New York Faucets Storage to Combine Renewables into Grid

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New York Taps Storage to Integrate Renewables into Grid

New York has unveiled a new energy storage project that leverages an innovation in lithium-ion (Li-ion) battery technology. The potential success of this project will demonstrate the safety and use of commercial energy storage systems that could enable greater integration of renewable energy sources into the grid.

The battery technology is held by the New York Power Authority (NYPA) in White Plains and is partially funded by the New York Energy Research and Development Authority (NYSERDA). Developed by Cadenza Innovation to demonstrate the role of energy storage in improving demand management and grid flexibility, it will help advance New York’s climate and clean energy goals.

“Safe battery storage combined with renewable energy sources will be required for New York to meet its clean energy goals,” said Gil C. Quiniones, President and CEO of NYPA. “NYPA is excited to partner with Cadenza Innovation and NYSERDA to investigate this unique proof-of-concept storage project that could transform the advancement of security and cost savings in the development of clean technologies to combat climate change and advance a secure, sustainable network of the future. “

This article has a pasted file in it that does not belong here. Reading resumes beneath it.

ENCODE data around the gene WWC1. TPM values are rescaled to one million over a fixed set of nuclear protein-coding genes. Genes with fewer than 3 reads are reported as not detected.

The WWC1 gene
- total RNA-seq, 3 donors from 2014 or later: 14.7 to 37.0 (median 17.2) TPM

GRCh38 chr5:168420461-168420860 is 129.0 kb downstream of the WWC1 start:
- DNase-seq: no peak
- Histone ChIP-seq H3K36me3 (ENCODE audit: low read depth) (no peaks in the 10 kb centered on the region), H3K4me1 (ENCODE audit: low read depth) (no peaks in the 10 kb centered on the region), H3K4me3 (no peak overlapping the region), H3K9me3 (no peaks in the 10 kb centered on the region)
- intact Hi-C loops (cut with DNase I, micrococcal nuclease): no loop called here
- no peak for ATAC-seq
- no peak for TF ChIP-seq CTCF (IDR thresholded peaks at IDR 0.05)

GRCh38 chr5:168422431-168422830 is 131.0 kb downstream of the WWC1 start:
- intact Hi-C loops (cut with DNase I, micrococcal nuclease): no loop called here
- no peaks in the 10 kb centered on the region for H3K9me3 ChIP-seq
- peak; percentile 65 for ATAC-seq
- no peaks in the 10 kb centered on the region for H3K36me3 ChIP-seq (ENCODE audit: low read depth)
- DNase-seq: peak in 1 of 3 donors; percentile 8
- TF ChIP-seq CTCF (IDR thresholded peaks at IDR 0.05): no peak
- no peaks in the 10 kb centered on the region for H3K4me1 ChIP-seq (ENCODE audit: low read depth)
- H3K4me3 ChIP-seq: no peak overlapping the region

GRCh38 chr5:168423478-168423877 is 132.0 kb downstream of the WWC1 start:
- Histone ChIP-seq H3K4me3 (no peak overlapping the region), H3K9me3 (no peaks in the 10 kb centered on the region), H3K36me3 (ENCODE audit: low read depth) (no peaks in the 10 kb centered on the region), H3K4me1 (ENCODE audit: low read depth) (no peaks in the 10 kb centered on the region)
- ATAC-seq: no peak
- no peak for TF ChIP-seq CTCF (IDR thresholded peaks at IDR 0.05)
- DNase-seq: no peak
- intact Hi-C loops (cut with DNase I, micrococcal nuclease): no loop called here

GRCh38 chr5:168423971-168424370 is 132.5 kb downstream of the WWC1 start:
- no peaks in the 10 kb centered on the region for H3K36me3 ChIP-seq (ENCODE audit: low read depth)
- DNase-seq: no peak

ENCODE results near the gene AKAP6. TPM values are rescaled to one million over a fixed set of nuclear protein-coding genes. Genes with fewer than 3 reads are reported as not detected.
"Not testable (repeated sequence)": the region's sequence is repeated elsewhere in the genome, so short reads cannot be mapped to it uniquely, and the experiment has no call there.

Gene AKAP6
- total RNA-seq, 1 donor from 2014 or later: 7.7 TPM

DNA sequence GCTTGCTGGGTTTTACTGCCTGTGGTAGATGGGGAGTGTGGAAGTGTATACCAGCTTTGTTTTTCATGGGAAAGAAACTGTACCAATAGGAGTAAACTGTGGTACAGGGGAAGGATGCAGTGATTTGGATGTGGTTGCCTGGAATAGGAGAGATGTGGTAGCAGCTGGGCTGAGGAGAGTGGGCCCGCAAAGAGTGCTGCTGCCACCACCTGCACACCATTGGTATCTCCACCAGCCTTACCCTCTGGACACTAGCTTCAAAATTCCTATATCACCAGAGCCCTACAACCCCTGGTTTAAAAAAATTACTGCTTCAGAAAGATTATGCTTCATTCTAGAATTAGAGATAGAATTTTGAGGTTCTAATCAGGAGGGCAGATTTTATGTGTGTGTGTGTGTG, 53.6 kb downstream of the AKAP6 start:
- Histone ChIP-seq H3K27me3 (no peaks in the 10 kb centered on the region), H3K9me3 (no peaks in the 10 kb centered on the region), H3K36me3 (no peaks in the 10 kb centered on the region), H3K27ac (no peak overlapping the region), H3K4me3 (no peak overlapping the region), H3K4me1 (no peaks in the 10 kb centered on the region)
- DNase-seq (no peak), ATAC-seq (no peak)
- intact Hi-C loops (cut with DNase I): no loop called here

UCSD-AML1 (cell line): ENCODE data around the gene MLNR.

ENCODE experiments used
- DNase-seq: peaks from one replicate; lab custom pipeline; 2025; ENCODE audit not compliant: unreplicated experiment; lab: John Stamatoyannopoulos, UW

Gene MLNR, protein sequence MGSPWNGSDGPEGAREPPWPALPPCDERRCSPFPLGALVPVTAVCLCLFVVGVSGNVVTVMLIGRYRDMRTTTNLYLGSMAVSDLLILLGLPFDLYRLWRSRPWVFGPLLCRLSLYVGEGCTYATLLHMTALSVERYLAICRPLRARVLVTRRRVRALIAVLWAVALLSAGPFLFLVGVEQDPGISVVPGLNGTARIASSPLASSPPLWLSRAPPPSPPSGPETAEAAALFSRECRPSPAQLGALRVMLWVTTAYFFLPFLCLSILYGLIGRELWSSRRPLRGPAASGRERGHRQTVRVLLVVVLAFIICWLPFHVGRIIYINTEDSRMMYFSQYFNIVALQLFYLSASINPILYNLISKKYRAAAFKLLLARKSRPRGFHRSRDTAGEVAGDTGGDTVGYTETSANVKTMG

The project will further advance Governor Andrew M. Cuomo’s clean energy agenda, which includes the country’s most ambitious climate laws and one of the largest energy storage targets of 3 GW in the grid by 2030. The Climate Leadership and Community Protection Act (CLCPA) was passed last year. New York is mandated to generate 70% renewable energy by 2030 and 100% emission-free electricity by 2040.

Cadenza Innovation, based in Wilton, Connecticut, developed the technology and received a NYSERDA grant for the demonstration project. After extensive development, testing and certification, the fully integrated, metal-enclosed and rack-mounted 50 kW battery storage with 250 kWh will reduce the peak electricity demand of the Power Authority office for up to five hours while delivering a low-cost, high-performance energy storage solution.

The total cost of the research and development project is approximately $ 3 million. NYSERDA backed $ 1 million, with Cadenza contributing most of the rest. NYPA contributed approximately $ 50,000 in addition to hosting the website, conducting extensive research, and sharing its engineering and design skills.

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